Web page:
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Developing a framework and an instrument for measuring system openness

Developing a framework and an instrument for measuring system openness
Developing a framework and an instrument for measuring system openness
This paper describes the process of developing a framework and an instrument for measuring and ascertaining the openness of a system applicable to system architectures and their implementations.
An Open System is a system whose architecture uses standards for its key interfaces, where these standards are widely used, consensus based, published and maintained by recognised industry standards' organisations, and its systems design is modular, i.e. each module has minimal dependencies on other modules, and has been subjected to successful confirmation that ensure the openness of its key interfaces.
Our process included in-depth review of pertinent literature in the areas of Open Systems and Open Architecture, followed by a selection of the appropriate methodology to use. We chose the Goal-Question-Metric (GQM) methodology to allow us to select relevant goals, factors and metrics that can be used to measure a system's level of openness. The paper details these goals, factors and metrics. We carried out studies of these factors with fourteen experts in Open Systems Engineering: an initial study with seven of these experts to help us refine the selected goals, factors and metric, with a second confirmatory study performed in conjunction with the remaining seven experts.
The GQM methodology enabled us to select appropriate goals and factors that can affect system openness, especially in the Maritime industry. These factors are both technical and non-technical, and they are: (a) the prevailing culture of the organisation developing and/or hosting the system, (b) the prevailing culture of the employees of that organisation, (c) the system architecture produced as a result of the prevailing culture, (d) the system interfaces, (e) system design, (f) the degree of openness of the data used by the system, and (g) system implementation. The process provided a structure that we used to generate the relevant questions of these goals and the metrics that can be used to measure the degree of openness of the goals.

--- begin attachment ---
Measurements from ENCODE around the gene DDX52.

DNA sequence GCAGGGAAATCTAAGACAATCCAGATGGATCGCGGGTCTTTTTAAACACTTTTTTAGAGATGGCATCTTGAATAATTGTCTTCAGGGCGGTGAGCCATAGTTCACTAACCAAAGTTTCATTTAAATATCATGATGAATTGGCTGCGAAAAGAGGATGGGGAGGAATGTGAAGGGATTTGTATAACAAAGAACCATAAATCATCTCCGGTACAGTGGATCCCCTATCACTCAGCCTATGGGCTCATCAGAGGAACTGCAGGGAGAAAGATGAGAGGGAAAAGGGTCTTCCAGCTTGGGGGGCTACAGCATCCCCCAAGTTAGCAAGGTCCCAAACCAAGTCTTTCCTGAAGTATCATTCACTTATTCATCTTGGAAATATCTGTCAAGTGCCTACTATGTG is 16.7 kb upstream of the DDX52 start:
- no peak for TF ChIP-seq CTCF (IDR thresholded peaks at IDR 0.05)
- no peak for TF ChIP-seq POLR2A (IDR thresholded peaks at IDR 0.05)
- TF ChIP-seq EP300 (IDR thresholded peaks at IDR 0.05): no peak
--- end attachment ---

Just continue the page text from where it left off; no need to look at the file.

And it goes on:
The goals, questions and metrics are detailed in the Appendices.
1947-9344
Omitola, Temitope
1c60a885-5485-4676-8907-d657c22d5f58
Wills, Gary
3a594558-6921-4e82-8098-38cd8d4e8aa0
Omitola, Temitope
1c60a885-5485-4676-8907-d657c22d5f58
Wills, Gary
3a594558-6921-4e82-8098-38cd8d4e8aa0

Omitola, Temitope and Wills, Gary (2020) Developing a framework and an instrument for measuring system openness. International Journal of Organizational and Collective Intelligence. (Submitted)

Record type: Article

Abstract

This paper describes the process of developing a framework and an instrument for measuring and ascertaining the openness of a system applicable to system architectures and their implementations.
An Open System is a system whose architecture uses standards for its key interfaces, where these standards are widely used, consensus based, published and maintained by recognised industry standards' organisations, and its systems design is modular, i.e. each module has minimal dependencies on other modules, and has been subjected to successful confirmation that ensure the openness of its key interfaces.
Our process included in-depth review of pertinent literature in the areas of Open Systems and Open Architecture, followed by a selection of the appropriate methodology to use. We chose the Goal-Question-Metric (GQM) methodology to allow us to select relevant goals, factors and metrics that can be used to measure a system's level of openness. The paper details these goals, factors and metrics. We carried out studies of these factors with fourteen experts in Open Systems Engineering: an initial study with seven of these experts to help us refine the selected goals, factors and metric, with a second confirmatory study performed in conjunction with the remaining seven experts.
The GQM methodology enabled us to select appropriate goals and factors that can affect system openness, especially in the Maritime industry. These factors are both technical and non-technical, and they are: (a) the prevailing culture of the organisation developing and/or hosting the system, (b) the prevailing culture of the employees of that organisation, (c) the system architecture produced as a result of the prevailing culture, (d) the system interfaces, (e) system design, (f) the degree of openness of the data used by the system, and (g) system implementation. The process provided a structure that we used to generate the relevant questions of these goals and the metrics that can be used to measure the degree of openness of the goals.
The goals, questions and metrics are detailed in the Appendices.

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Submitted date: 2020

Identifiers

Local EPrints ID: 437420
URI: http://eprints.soton.ac.uk/id/eprint/437420
ISSN: 1947-9344
PURE UUID: cfc3fd0e-3d5f-4754-a565-7eac8c88c6c6
ORCID for Gary Wills: ORCID iD orcid.org/0000-0001-5771-4088

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Date deposited: 29 Jan 2020 17:36
Last modified: 30 Jan 2020 01:28

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